“We, therefore, urge the government to take proactive and practical steps towards reversing the recession. As a result of the fall in the oil prices, it has become inevitable to, without further delay, diversify the economy, engender fiscal and monetary policies, stimulate and mobilise investments, and engage in a productive, rather than a consumerist, economy.

“We advise the Federal Government to consider devolution of powers to create a healthy economic competition in the federating units. We call on Nigerians to moderate their taste for foreign goods, reduce waste and be more prudent in expenditure.

“In the meantime, we expect the government to quickly evolve appropriate palliative measures and empower, by job creation, the teeming unemployed youths.”

On the security challenges being faced by the country, the Bishops said: “Our country is generally passing through an unfortunate phase whereby sanctity and dignity of human life is constantly undermined. People, especially women and children, are reduced to merchandise and trafficked within, across and beyond our country for sex exploitation forced servitude and organ harvesting.

“We denounce policies and practices that undermine the sanctity and dignity of human life. We also call on government to drastically reduce poverty and remove everything that condemns the less privileged to life of avoidable suffering and make them easy victims of human trafficking. We also call on government to protect the victims and bring to book the perpetrators.”

The communiqué reads in part: “We observe with dismay the growing inequality and lack of respect for basic rights in our nation. Cases of discrimination on the bases of religion, ethnic group and political affiliation still abound. This is evident in the recent government appointments and provision of social amenities.

“We enjoin governments at all levels to eschew all forms of marginalisation and give everybody a sense of belonging. We equally call on Nigerians to respect one another’s rights, including rights to life and religious freedom. We urge the government to use appropriate democratic machineries to protect citizens’ rights, reject and avoid making policies that would lead to the breach of these rights.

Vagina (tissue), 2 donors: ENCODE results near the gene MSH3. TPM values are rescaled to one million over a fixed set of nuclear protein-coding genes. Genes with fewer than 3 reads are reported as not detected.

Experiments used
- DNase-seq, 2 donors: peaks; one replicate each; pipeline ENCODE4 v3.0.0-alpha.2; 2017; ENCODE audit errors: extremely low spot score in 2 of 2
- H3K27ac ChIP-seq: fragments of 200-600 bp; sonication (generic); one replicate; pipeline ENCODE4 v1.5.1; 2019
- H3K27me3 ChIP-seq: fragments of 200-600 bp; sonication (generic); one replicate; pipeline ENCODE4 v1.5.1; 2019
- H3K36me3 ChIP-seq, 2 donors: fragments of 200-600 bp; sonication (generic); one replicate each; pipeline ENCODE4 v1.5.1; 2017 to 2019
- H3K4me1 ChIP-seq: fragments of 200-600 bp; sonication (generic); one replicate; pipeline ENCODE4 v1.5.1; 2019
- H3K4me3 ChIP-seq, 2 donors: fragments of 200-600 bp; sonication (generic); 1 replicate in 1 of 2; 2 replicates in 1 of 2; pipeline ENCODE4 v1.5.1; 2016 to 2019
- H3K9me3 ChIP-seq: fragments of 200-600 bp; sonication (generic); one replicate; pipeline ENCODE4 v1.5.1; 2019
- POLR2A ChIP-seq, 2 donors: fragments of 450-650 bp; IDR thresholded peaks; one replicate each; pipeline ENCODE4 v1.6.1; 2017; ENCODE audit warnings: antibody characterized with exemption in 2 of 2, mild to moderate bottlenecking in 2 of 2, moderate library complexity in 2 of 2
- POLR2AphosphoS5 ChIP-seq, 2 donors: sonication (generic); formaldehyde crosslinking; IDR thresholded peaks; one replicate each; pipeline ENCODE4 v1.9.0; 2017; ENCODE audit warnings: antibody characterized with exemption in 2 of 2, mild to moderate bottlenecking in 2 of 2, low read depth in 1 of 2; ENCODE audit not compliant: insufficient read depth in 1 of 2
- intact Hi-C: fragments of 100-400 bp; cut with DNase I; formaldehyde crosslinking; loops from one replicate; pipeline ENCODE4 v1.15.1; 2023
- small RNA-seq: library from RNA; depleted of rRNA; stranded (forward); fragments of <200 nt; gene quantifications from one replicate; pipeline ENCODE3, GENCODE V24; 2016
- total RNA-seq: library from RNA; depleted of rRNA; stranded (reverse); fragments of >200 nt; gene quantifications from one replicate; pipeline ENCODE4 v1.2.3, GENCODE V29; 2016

“For instance, curriculum reforms in the education sector should respect religious freedom, which includes right to promote one’s religious beliefs and doctrines without violation of the rights of others. We insist on the teaching of religion in all schools in such a way that no religion is disadvantaged.

“We, therefore, call on law and policy makers to adhere to the principles of state secularity, recognising the multi-religious nature of our nation.

“It is highly regrettable that our nation has continued to witness many forms of violent activities and cases of violation of human dignity. These include electoral and religious violence; mayhem caused by herdsmen, violence in the Niger Delta, extra-judicial killing, kidnapping, human trafficking, child abuse, and forced labour.

“We call on governments at all levels to devise adequate practical measures to tackle all forms of violence and assault on the human person. We condemn totally the acts of vandalism of oil installations in the Niger Delta and destruction of public property. At the same time, we enjoin the Federal Government to address the root causes, and by dialogue and other peaceful means, end the crises in the Niger Delta.

“Similarly, we urge the government and security agencies to take decisive actions against the wanton destruction of lives and property by herdsmen, which pose serious threat to the security and unity of our nation. We lend our voice to those of other Nigerians calling for safer and modern ways of rearing cattle, for instance, ranches. We totally condemn the idea of grazing reserves and wandering of cattle.”